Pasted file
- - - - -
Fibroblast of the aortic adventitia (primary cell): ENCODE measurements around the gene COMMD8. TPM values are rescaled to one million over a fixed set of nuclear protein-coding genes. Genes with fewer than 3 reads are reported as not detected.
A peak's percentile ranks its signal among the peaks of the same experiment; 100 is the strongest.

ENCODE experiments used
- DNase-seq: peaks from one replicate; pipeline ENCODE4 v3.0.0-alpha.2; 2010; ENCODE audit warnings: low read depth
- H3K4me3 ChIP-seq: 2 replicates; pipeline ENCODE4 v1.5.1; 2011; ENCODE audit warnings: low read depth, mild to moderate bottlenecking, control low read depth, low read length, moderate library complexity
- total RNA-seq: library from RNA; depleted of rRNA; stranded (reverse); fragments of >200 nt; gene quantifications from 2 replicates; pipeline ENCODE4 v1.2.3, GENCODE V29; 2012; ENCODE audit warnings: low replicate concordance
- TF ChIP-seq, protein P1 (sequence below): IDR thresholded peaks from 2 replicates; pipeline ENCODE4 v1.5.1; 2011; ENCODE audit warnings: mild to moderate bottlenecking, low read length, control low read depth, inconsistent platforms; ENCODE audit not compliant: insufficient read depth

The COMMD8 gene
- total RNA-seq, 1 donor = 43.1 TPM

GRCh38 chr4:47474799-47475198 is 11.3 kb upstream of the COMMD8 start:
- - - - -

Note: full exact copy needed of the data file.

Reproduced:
Fibroblast of the aortic adventitia (primary cell): ENCODE measurements around the gene COMMD8. TPM values are rescaled to one million over a fixed set of nuclear protein-coding genes. Genes with fewer than 3 reads are reported as not detected.
A peak's percentile ranks its signal among the peaks of the same experiment; 100 is the strongest.

ENCODE experiments used
- DNase-seq: peaks from one replicate; pipeline ENCODE4 v3.0.0-alpha.2; 2010; ENCODE audit warnings: low read depth
- H3K4me3 ChIP-seq: 2 replicates; pipeline ENCODE4 v1.5.1; 2011; ENCODE audit warnings: low read depth, mild to moderate bottlenecking, control low read depth, low read length, moderate library complexity
- total RNA-seq: library from RNA; depleted of rRNA; stranded (reverse); fragments of >200 nt; gene quantifications from 2 replicates; pipeline ENCODE4 v1.2.3, GENCODE V29; 2012; ENCODE audit warnings: low replicate concordance
- TF ChIP-seq, protein P1 (sequence below): IDR thresholded peaks from 2 replicates; pipeline ENCODE4 v1.5.1; 2011; ENCODE audit warnings: mild to moderate bottlenecking, low read length, control low read depth, inconsistent platforms; ENCODE audit not compliant: insufficient read depth

The COMMD8 gene
- total RNA-seq, 1 donor = 43.1 TPM

GRCh38 chr4:47474799-47475198 is 11.3 kb upstream of the COMMD8 start: